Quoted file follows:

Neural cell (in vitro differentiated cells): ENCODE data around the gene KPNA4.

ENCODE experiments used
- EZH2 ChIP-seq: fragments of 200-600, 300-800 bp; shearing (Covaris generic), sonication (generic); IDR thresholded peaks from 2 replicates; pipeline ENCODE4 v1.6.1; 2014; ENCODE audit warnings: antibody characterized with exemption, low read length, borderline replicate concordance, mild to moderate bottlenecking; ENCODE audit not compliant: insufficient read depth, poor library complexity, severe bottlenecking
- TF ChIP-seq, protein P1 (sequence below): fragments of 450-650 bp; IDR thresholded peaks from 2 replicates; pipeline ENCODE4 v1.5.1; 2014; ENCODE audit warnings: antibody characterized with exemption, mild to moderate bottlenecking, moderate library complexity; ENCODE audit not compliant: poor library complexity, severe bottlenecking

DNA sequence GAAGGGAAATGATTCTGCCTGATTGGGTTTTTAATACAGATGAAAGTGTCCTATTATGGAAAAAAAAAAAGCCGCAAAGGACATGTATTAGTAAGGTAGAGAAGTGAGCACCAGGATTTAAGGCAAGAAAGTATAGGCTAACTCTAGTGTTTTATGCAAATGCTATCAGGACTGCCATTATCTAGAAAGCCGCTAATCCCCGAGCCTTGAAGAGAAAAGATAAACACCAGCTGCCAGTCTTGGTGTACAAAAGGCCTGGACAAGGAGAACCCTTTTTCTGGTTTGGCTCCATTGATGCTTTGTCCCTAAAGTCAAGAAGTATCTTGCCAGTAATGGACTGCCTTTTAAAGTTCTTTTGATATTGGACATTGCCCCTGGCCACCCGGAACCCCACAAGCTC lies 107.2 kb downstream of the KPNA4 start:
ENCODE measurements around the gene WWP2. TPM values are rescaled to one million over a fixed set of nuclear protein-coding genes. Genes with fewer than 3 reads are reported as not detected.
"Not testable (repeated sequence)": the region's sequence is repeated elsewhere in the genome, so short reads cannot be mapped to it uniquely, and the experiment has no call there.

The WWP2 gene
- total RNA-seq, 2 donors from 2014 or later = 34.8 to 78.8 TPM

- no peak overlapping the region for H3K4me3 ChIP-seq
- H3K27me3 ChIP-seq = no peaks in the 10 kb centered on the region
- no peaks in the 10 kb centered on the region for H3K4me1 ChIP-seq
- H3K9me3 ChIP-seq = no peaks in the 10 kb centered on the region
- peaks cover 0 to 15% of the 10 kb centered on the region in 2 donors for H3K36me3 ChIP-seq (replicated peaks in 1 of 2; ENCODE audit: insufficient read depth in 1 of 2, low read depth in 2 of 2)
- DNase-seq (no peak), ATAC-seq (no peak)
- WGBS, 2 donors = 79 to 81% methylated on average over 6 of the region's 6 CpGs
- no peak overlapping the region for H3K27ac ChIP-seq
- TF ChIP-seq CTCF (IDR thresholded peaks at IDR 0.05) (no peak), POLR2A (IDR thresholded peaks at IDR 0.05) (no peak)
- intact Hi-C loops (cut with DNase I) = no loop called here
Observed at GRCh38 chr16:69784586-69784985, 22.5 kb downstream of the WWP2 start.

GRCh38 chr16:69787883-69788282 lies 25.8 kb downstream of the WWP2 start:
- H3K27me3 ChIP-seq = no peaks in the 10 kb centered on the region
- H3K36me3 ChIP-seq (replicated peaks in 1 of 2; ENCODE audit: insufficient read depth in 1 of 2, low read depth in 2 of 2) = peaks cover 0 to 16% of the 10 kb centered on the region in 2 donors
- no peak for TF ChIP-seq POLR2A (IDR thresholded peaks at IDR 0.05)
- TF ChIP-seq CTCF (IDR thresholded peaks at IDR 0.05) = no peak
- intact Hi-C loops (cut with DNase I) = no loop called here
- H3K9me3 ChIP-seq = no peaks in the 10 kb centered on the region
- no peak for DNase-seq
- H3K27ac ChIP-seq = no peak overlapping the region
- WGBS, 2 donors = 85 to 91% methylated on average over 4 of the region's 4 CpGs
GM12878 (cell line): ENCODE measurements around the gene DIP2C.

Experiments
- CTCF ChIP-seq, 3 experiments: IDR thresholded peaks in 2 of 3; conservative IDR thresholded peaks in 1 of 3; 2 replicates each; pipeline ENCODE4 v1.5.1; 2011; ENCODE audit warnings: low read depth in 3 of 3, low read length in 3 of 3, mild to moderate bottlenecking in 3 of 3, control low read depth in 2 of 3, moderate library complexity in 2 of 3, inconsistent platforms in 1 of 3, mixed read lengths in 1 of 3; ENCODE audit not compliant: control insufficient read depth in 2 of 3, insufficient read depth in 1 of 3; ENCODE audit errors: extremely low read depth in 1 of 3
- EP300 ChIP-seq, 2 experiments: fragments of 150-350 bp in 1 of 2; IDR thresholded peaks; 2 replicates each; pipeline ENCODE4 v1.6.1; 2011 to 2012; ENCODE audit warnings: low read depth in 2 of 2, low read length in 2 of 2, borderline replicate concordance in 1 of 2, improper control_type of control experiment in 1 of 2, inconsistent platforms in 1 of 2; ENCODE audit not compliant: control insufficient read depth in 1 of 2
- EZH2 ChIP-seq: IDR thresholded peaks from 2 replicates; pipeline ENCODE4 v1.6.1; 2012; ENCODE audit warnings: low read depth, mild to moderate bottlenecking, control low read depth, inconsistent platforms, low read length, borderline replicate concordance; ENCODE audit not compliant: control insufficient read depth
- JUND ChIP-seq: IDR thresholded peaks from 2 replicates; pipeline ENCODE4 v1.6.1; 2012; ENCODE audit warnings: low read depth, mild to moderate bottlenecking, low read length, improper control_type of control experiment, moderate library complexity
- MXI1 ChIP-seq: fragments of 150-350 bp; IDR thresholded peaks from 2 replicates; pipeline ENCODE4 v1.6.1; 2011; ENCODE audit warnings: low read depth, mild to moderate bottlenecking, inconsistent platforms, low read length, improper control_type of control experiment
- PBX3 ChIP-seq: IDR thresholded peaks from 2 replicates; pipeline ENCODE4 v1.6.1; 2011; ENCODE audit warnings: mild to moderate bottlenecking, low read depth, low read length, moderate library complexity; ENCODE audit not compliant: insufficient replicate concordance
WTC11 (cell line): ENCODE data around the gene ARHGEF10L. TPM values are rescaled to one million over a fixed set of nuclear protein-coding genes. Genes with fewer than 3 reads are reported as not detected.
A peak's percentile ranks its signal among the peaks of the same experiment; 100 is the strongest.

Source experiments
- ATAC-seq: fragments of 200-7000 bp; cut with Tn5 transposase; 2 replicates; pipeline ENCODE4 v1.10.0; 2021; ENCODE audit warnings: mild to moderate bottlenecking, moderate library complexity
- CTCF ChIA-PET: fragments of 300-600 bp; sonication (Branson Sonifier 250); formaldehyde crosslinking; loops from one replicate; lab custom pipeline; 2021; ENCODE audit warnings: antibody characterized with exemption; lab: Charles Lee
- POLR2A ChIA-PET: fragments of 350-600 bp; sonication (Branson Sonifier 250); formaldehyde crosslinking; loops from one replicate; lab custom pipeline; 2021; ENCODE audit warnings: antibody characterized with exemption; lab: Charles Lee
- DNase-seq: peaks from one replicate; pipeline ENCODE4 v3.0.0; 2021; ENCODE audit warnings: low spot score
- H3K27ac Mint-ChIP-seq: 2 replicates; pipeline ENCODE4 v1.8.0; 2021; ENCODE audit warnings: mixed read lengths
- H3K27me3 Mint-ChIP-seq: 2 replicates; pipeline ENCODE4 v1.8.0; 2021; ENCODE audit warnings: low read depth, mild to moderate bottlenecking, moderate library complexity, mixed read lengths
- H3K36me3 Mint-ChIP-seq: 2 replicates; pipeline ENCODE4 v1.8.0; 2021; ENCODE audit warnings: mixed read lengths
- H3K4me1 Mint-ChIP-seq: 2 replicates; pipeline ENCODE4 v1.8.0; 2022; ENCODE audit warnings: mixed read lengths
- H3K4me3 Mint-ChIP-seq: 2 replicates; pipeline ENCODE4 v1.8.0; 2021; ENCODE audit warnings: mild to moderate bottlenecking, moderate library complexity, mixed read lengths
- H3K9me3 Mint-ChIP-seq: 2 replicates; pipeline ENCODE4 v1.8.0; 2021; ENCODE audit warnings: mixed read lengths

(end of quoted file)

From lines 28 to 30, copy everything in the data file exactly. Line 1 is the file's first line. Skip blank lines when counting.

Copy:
- no peak for DNase-seq
- H3K27ac ChIP-seq = no peak overlapping the region
- WGBS, 2 donors = 85 to 91% methylated on average over 4 of the region's 4 CpGs